International visitors flock to Sunshine Coast

By Abbey Cannan

In the past five years, the rate of international visitors travelling to the Sunshine Coast region has increased by 30.97 per cent.

According to data from the International Visitor Survey conducted by Tourism Research Australia, since the years 2012-13 to 2016-17 international visitors to the Sunshine Coast has climbed from 226,000 to 296,000, gaining 70,000 visitors.

Visit Sunshine Coast Director of International Marketing Rachel Meyer said visitation to the Sunshine Coast has experienced a steady increase over the past five years as a result of the wider industry and key stakeholders aligning marketing strategy, activity and resources to deliver maximise return on investment.

“Destination Sunshine Coast has taken an ‘always on’ approach and participated in major destination awareness and tactical marketing campaigns in our key target regions over this period,” she said.

Ms Meyer said the region’s international target audience is defined as the “high value traveller” from the primary western markets of New Zealand, United Kingdom, Germany and North America.

“Whilst the focus has been placed on these primary markets, VSC (Visit Sunshine Coast) has also nurtured eastern emerging markets of Singapore, Korea and Greater China, as well as Nordic region and other continental European markets,” she said.

“Holiday/leisure travel forms most of inbound travel to the Sunshine Coast currently representing around 80 per cent of the total market.

“Whilst consumer segments and interests vary slightly from region to region, the predominant traveller type is a free and independent traveller, highly educated, urbanised and digitally connected.”

Ms Meyer said there is potential for attracting further growth from traditional markets to the region as well as considerable potential to grow Asian inbound travel, especially with the opening of the new Sunshine Coast Airport second and larger runway.

“While the Sunshine Coast is not aiming to attract large scale leisure groups (of the sort the Gold Coast specialises in), the region is well-suited to attract smaller high-yield group business from Asian markets such as Singapore, Malaysia and Hong Kong,” Ms Meyer said.

“Major initiatives now under development for completion by 2020/2021 such as the upgraded Sunshine Coast Airport with significantly increased capacity, and the Bruce Highway upgrade will provide outstanding opportunities for the Sunshine Coast region to continue growing its inbound visitor economy in the long term.”

In the past 10 years, international visitors to the Queensland tourism region has risen from 2,112,000 to 2,618,000 gaining 506,000 visitors.

According to survey statistics, international tourists visiting Queensland has increased by 23.96 per cent from the years 2007-08 to 2016-17.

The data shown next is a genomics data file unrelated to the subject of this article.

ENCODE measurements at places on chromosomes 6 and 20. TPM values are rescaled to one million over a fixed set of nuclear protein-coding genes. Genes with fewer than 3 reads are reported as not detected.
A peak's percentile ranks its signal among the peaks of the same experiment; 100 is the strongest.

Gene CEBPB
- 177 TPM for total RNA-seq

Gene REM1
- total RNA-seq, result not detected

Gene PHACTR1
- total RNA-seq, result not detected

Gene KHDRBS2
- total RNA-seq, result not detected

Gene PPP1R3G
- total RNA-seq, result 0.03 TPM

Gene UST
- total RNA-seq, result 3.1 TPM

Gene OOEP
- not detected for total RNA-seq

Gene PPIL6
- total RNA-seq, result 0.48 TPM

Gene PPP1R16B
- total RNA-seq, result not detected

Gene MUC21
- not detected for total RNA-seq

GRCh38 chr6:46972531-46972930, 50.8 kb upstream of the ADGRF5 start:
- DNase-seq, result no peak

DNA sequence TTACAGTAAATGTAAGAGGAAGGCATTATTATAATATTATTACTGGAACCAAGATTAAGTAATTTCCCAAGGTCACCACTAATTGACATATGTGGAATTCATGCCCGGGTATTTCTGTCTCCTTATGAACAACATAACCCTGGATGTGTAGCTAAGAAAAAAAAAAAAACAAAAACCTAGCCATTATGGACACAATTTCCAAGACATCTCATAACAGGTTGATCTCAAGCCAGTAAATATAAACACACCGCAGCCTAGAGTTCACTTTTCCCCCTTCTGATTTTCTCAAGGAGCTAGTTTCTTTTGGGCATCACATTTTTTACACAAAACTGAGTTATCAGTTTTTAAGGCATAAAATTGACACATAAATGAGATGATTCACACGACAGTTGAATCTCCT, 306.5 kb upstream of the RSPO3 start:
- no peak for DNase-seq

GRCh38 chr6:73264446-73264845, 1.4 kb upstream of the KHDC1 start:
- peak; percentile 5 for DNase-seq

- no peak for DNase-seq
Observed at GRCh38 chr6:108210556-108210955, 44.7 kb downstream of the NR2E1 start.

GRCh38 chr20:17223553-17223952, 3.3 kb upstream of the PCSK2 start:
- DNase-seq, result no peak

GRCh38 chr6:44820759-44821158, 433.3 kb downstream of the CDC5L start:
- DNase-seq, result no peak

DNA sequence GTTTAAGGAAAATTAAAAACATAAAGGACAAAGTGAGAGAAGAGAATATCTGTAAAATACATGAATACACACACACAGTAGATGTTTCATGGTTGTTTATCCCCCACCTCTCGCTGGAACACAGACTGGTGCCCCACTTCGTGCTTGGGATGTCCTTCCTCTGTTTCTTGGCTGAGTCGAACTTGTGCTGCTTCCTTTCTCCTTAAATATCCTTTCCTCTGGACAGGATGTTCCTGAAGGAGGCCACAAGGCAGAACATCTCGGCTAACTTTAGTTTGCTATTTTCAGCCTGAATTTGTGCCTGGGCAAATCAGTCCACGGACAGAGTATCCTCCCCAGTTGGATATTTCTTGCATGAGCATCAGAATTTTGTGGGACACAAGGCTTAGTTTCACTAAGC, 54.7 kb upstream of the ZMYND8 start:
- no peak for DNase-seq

The Queensland region with the highest percentage increase over 10 years is Brisbane at 36.36 per cent, while the region with the largest increase over the five-year period is the Gold Coast at 37.5 per cent.

University of the Sunshine Coast Tourism Lecturer Dr Vikki Schaffer said the profile of the Sunshine Coast has been extensively enhanced over the past five years.

“This coordinated effort has seen the Sunshine Coast listed on the weather charts of national morning news (Today Show), visitation by these types of shows on a regular basis, an increase in high profile events, infrastructure development, business investment, celebrity visits and endorsements, improvements to the airport and an increase in our population,” she said.

Dr Schaffer said the rise in visitation would benefit the region with a possible increase in employment opportunities, investment, and more infrastructure and development.

“But it is important that development is consistent with the Sunshine Coast story – not to destroy what people and local residents are here to enjoy,” Dr Schaffer said.

CEO of Visit Sunshine Coast Simon Latchford told the Sunshine Coast Council, “The region remains one of Queensland’s most popular destinations for international visitors – and rightly so – Caloundra, Maroochydore, Mooloolaba, Coolum and Noosa have been established for many decades as some of Australia’s favourite beach destinations, but what has been particularly encouraging is the interest in our Hinterland attractions – the adventure options, health retreats, the historic Hinterland villages and the incredible richness of our food producers.”

Tourism regions in Queensland that have endured a decrease in international visitors over the last 10 years (2007-08 to 2016-17) include Fraser Coast (26%), Mackay (16.67%), Outback (23.53%), Southern Great Barrier Reef (2.63%) and Townsville (10.2%).

Although some Queensland regions are on a downfall, Ms Meyer said that with continued collaboration by major stakeholders and a commitment to the Visit Sunshine Coast international marketing strategy, the future looks bright for the Sunshine Coast.





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